When lay EMHCs and lectors were first allowed, they were all men. That limitation was later lifted. It’s not really “traditional” but it is a reversion to an older practice.

In the end, the priest is the one who selects people for those roles and he can use whatever criteria he wants as long as it doesn’t go against universal or diocesan rules. Many parishes, for example, have only males as altar servers. Since the distribution of the cup is optional, that may be the reasoning behind the difference.

Exactly. A very dear Monsignor friend once told me that when getting a new parish he does 2 things:

  1. Consecrates the parish to Our Lady and asks her to direct him in in what is best for the parish
  2. sits around and waits fro all the nut-jobs with agendas to come out of the word work. The truly giving people who work behinds the scenes quietly go about their business and he then can discern who is there for all the right reasons and whom can be trusted. :wink:

Sad for your parish, but offer many prayers and communions. Folks may not care for his decisions, but they must defer to his judgment. Since he is a Diocesan priest, there is no point in complaining. Many share a priest, or have no regularly assigned priest.
Even though this is a change from what you are accustomed to, there are likely going to be folks that are delighted by this. Herein lies the problems of having “leeway”. Once you change or revert processes, people naturally feel like something has been “taken away” from them.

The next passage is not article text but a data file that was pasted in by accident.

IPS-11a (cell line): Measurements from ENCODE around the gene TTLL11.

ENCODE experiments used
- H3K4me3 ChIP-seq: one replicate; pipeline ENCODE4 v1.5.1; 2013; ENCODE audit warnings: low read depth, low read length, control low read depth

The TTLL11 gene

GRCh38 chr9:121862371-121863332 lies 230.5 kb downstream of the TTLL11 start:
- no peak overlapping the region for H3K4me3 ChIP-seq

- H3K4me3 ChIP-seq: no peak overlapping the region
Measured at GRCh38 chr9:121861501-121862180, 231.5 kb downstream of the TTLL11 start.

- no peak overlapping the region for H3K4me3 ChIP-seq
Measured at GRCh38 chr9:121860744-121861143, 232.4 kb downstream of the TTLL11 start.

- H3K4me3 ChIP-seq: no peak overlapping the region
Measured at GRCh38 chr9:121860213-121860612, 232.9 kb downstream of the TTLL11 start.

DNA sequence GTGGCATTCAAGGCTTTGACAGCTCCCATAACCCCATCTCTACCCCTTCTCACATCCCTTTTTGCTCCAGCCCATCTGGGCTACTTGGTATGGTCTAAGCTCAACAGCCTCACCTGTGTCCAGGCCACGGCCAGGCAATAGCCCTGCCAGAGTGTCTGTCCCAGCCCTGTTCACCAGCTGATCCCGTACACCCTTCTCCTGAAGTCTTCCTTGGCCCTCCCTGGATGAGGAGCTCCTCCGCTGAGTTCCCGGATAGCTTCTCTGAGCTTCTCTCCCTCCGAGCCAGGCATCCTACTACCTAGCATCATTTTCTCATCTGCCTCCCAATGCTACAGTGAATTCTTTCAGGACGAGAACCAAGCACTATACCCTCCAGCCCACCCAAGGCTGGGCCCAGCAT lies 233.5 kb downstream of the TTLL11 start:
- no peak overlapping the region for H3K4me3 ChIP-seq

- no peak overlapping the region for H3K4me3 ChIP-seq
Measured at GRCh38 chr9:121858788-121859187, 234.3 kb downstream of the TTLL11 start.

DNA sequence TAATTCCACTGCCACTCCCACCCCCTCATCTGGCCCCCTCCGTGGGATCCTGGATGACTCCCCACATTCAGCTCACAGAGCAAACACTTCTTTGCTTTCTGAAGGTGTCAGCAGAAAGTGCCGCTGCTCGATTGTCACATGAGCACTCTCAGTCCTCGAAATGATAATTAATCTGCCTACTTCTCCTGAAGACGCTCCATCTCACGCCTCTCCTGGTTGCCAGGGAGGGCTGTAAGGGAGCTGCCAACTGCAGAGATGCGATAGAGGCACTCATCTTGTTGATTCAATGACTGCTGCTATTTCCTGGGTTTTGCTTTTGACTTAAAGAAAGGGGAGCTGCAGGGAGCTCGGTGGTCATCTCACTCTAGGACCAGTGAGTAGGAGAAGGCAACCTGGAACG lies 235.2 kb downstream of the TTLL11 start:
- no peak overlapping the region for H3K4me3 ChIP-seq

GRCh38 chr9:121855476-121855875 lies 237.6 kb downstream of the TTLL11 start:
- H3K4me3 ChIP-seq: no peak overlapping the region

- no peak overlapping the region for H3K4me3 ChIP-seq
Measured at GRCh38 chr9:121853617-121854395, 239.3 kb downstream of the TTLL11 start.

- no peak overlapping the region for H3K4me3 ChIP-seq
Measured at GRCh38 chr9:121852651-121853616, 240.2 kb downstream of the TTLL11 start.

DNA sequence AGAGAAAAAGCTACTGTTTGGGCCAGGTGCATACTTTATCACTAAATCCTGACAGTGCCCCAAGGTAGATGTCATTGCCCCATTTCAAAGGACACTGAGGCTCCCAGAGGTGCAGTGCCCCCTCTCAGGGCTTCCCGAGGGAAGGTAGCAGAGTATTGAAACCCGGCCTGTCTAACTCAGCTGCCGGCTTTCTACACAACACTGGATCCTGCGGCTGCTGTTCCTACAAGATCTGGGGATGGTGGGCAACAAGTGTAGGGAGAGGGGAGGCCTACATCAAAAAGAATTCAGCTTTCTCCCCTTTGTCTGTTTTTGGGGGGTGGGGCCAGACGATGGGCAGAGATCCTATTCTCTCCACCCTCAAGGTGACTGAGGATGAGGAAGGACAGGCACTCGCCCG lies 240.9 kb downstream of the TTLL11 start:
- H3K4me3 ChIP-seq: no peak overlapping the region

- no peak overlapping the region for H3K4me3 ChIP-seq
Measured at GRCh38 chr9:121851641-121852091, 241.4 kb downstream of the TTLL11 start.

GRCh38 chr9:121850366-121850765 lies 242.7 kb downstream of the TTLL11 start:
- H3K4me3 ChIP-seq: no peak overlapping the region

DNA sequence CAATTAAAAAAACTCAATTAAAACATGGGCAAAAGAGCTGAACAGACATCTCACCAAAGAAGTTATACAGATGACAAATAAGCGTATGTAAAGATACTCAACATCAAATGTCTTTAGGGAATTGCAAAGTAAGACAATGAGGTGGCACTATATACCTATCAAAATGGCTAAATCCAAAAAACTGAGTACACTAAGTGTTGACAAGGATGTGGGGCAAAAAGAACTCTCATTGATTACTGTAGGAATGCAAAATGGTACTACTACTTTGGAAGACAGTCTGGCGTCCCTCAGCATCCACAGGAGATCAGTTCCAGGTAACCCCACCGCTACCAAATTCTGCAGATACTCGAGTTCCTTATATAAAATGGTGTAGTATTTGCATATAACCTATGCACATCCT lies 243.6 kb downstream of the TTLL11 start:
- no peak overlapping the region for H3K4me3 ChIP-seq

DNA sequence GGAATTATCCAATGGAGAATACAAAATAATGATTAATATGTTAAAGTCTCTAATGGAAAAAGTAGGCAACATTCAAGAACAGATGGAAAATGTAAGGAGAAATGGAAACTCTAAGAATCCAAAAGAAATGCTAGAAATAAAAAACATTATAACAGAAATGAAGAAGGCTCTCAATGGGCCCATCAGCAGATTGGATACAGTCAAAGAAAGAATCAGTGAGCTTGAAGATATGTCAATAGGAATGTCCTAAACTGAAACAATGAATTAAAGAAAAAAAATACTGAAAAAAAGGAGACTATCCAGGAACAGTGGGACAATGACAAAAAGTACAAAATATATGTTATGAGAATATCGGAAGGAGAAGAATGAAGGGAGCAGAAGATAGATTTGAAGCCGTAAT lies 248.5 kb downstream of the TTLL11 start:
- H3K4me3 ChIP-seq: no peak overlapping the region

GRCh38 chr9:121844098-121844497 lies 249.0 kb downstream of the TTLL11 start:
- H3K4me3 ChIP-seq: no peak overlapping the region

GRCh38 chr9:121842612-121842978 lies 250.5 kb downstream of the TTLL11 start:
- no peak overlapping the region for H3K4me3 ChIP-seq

Thankfully, we still have Jesus present in the Eucharist, no matter whom is distributing for us. Focus on that and pray for your fellow parishioners. Peace.

Yes, the pastor can invite, or disinvite, any individual or group of individuals.

A liturgical minister of just about every type serves entirely at the whim of the pastor. The only exception that I can think of would be the associate pastors and deacons. They are assigned by the bishop and have certain liturgical rights.

Laypeople do not.

Maybe we could just go back to having no EMHC like it should be and have a more reverent distribution of the Blessed Sacrament by a priest or deacon or even acolyte. EMHC are far too widely used in the Church today. Have longer lines for communion if we have to, but we just overuse these “extraordinary ministers”

If by an “agenda” you mean phasing the Church into having a more reverent liturgy I disagree. A priest has the authority to change anything in his parish as long as it is still within the bound of the teachings of the Catholic Church. If he wants to eventually move into an all male sanctuary there is no point in sitting there for a year changing light bulbs.



I would add to the list Instituted Acolytes. We have had them for a few years in our diocese and they are also assigned by the Archbishop.

Yep. And I say that as a (female) extraordinary minister. I serve because I was asked to. It’s not a “right” I have. If Father said tomorrow that he wasn’t going to use extraordinary ministers anymore, I’d say “OK, Father.”

Have you considered asking the pastor about his reasons for making this change? Perhaps the pastor is simply trying to insure a balanced number of male and female lay ministers at every Mass. Everything else being equal, there is a pleasing symmetry in having one sex distribute the Precious Body and the other sex distribute the Precious Blood and, since it is a given that the male priest will be distributing the Precious Body, it makes aesthetical sense that other males be selected to do the same and females be selected to distribute the Precious Blood.

Since EMHC are supposed to be extraordinary, thus not used every weekend, this really is a moot point since only priests and deacons are the ordinary ministers of holy communion.